. Data Set Ready (DSR) A data set ready is sent
from the computer to the external device to notify the
external device that the computer is ready to transmit
data when HIGH.
. Data Terminal Ready (DTR) A data terminal
ready is sent from the external device to the computer
to indicate that the external device is ready to receive
data when HIGH.
l Request to Send (RTS) A request to send is
sent from the external device to the computer to indicate
that the external device is ready (HIGH) or busy
l Clear to Send (CTS) A clear to send is sent
from the computer to the external device as a reply to
the RTS signal.
TRANSMIT BUFFER/TRANSMIT CON-
TROL. The transmit control logic converts the data
bytes stored in the transmit buffer into an asynchronous
The transmit control logic inserts the
applicable start/stop and parity bits into the stream to
provide the programmed protocol. A start bit is used to
alert the output device, a printer for instance, to get
ready for the actual character (bit). The signal is sent
just prior to the beginning of the actual character
coming down the line. A stop bit is sent to indicate the
end of transmission. The parity bit is used as a means
to detect errors; odd or even parity maybe used.
RECEIVE BUFFER/RECEIVE CONTROL.
The receive control logic accepts the input bit stream
and strips the protocol signals from the data bits. The
data bits are converted into parallel bytes and stored in
the receive buffer until transmitted to the
We discussed line drivers/receivers in chapter 4.
Their basic function is to drive and receive (detect) the
digital signal sent or received over a cable to other
external equipments (including computers). The line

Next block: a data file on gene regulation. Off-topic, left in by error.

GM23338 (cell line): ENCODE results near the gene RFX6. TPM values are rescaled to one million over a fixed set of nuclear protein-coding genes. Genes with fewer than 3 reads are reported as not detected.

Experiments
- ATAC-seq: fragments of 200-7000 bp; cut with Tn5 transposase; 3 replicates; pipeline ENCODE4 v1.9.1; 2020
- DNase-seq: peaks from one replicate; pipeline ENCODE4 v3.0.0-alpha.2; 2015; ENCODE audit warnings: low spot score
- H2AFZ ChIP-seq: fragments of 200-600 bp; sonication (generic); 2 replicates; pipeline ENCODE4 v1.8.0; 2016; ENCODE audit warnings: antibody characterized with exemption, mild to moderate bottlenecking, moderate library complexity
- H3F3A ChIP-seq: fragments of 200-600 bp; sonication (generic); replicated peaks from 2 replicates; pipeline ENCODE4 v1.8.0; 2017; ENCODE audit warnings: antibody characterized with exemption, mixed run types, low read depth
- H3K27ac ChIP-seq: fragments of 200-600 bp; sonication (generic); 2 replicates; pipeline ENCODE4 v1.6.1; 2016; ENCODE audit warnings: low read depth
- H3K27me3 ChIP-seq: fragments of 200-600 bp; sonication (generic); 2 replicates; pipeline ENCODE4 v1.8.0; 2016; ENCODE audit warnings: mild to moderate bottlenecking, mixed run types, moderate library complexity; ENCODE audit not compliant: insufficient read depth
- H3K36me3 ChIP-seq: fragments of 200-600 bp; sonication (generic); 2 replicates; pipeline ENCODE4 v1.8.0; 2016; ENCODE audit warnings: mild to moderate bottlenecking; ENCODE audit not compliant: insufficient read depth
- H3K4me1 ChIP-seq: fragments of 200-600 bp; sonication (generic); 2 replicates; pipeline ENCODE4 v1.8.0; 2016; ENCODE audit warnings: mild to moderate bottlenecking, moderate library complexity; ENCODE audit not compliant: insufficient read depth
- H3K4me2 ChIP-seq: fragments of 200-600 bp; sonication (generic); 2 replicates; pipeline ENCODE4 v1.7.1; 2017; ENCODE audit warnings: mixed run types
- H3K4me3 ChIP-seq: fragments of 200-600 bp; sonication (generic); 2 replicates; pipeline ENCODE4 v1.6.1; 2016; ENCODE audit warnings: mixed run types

drivers/receivers are designed to send and receive
signals over short and long distances using serial or
Large voltages or currents are
generated from small voltage or current using TTL or
MOS circuitry. The two types most commonly used
include single-ended and differential. The voltage
levels and current amounts sent and received are
dictated by the interface. The voltage and current
characteristics required are also dictated by the
interface. We discuss the voltage levels and some of
the characteristics when we cover I/O channel/port
configurations that include the various interfaces.
I/O INTERFACE FORMATS
There is a variety of serial and parallel I/O channel
formats that you may encounter as a technician. Do not
take for granted the type of interface a computer uses.
A single different pin in a connector or a different
voltage level used by a computer can make a vast
difference when you are performing maintenance.
Your computers technical manual will provide the
standards to be used with the cabinet and cable con-
nectors. They will match the standards that govern the
requirements for parallel and serial interfacing. Table
7-1, from MIL-STD-2036, General Requirements For
Electronic Equipment Specifications, provides you with
some of the accepted standard external interfaces. We
do not cover the General-Purpose Interface Bus (GPIB),
Fiber Distributed Data Interface (FDDI), and
TACTICAL. Other interfaces used but not listed in the
table include RS-449, Centronics Parallel, ST-506/412,
Enhanced Small Device Interface (ESDI), Integrated
Drive Electronic (IDE), and Enhanced Integrated Drive
Electronics (EIDE). We discuss signal designations in
more detail later in this topic under serial and parallel
I/O operations. First, lets look at the various interfaces
and some of their applications and any unique
characteristics. As stated, each interface is governed by
Table 7-1.Standard External Interfaces from